Investigation of transient phase change phenomena of water droplets for marine icing applications

Sultana, Kaniz Ronak (2019) Investigation of transient phase change phenomena of water droplets for marine icing applications. Doctoral (PhD) thesis, Memorial University of Newfoundland.

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Icing reduces the stability, reliability, productivity and safe operation of offshore exploration vessels, icebreakers and marine structures. A better understanding of the fundamentals of ice accumulation on variable surfaces will be helpful for developing solutions to reduce or prevent ice accretion on offshore vessels and marine structures. The main way that ice accretes on vessels and offshore structures is the solidification of wave-generated saltwater spray. Additionally, in cold climate conditions, vessels and offshore structures can also experience atmospheric or fresh water icing. This research investigates the primary cause of both ice accretion processes. Results were analyzed in terms of pre-impact and post-impact processes. The pre-impact results of a single water droplet suggest the droplet is not in thermal equilibrium with ambient air. Additionally, the nucleation process can occur at higher temperatures than its equilibrium freezing point. Furthermore, it predicts that the nucleation temperature is controlled by the droplet’s volume and the atmospheric temperature. Larger sized droplets have a higher nucleation temperature than smaller sized droplets. Moreover, internal circulation can enhance heat transfer from the droplet to the surrounding air and can accelerate nucleation in cold environmental conditions, as well as influence the fragmentation process. It was observed that the drag force is not only a function of droplet size, but also of ambient temperature and internal circulation. The post-impact results show that for a droplet impacting on a semi-infinite medium, the thermal penetrated depth is minimal. Therefore, during the post-impact study, the substrate can be considered as an isothermal surface. Furthermore, the droplet solidification process is primarily affected by droplet size, spreading area, surface temperature and pre-impact velocity. The lower the object temperature, the faster the cooling rate. Additionally; the larger the droplet size, the more time it takes to solidify. Experimental studies on droplet impact behaviour on both bare and coated substrates were analyzed. The experiments suggest that a lower spreading and longer freezing time occur more frequently on coated substrates than on uncoated substrates. The main reasons for this are surface roughness, contact angle hysteresis, surface energy, surface properties, the thickness of the coatings and droplet-substrate surface tension. The new experimental data and numerical predictions presented in this thesis will help to develop superior and more accurate ice prediction and prevention models.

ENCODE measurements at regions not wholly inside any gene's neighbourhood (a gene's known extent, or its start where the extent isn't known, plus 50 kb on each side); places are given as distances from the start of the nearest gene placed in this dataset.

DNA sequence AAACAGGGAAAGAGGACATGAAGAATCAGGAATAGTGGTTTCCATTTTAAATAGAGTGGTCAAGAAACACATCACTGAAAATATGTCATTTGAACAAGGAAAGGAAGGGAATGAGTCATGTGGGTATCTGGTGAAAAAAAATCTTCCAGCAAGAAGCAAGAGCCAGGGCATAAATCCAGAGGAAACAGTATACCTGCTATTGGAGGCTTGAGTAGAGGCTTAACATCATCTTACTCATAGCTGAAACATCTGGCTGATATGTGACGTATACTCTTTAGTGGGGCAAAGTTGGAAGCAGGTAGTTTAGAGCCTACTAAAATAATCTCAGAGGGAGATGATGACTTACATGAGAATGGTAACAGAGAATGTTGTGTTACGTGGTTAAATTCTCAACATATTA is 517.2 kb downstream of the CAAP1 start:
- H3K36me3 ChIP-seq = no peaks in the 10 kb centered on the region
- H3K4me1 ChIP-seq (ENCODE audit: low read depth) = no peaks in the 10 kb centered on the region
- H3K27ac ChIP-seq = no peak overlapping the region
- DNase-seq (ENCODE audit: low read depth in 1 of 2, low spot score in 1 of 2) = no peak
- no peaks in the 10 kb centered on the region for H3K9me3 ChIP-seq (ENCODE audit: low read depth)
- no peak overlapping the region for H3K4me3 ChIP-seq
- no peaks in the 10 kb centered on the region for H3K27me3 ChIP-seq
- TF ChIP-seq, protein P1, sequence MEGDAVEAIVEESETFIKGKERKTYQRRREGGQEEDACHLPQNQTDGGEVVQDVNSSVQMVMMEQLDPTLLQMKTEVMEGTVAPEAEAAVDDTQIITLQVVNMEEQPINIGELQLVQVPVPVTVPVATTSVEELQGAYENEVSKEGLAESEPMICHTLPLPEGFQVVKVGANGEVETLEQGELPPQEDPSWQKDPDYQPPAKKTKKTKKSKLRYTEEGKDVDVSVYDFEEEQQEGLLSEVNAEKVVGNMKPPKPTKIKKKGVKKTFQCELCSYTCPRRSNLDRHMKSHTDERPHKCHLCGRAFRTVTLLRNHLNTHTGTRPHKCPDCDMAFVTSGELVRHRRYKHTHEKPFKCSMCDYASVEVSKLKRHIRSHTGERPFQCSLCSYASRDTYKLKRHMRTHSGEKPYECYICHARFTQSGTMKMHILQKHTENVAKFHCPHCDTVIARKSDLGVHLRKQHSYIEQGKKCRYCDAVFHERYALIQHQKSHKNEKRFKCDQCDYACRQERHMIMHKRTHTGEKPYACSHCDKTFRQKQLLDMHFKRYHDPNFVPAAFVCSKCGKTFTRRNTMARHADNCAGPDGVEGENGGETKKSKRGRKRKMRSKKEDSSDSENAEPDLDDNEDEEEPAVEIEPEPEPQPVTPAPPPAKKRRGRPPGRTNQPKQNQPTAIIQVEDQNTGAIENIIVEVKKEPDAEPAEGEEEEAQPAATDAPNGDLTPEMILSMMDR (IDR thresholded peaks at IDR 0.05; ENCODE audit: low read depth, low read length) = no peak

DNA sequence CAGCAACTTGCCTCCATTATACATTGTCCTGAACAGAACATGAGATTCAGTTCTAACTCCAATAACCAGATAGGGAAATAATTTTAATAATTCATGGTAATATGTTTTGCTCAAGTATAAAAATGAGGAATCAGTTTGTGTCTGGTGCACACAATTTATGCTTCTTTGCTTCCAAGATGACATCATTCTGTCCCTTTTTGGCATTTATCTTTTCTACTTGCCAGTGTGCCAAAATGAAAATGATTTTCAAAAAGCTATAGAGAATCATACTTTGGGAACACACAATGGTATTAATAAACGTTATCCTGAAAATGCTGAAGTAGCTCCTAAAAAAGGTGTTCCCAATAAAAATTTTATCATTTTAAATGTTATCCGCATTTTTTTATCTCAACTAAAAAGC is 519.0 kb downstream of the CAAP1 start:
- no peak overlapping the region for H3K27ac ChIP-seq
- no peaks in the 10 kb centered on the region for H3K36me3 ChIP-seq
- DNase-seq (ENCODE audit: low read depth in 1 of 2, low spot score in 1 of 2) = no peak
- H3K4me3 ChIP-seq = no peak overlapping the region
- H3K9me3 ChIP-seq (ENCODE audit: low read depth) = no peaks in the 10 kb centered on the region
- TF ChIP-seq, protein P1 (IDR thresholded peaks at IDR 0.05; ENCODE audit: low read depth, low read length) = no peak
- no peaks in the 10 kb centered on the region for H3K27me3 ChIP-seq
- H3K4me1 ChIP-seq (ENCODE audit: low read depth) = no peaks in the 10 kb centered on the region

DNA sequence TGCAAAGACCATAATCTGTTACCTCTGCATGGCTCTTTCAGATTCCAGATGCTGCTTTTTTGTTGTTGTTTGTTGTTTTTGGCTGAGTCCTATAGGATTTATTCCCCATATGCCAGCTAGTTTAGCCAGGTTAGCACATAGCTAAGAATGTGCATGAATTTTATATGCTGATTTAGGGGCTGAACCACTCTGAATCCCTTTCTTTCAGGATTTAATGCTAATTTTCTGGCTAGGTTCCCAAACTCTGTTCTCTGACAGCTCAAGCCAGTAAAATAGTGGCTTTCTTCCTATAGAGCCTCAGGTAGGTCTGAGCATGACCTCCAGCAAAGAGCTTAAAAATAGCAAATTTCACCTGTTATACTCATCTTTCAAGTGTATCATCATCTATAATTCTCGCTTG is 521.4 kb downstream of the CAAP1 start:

Item Type: Thesis (Doctoral (PhD))
Item ID: 13955
Additional Information: Includes bibliographical references (pages 186-210).
Keywords: Water droplet, Phase change, Marine, Computational, Experimental
Department(s): Engineering and Applied Science, Faculty of
Date: July 2019
Date Type: Submission
Library of Congress Subject Heading: Icing (Meteorology)--Computer simulation; Change of state (Physics)--Computer simulation; Ice prevention and control

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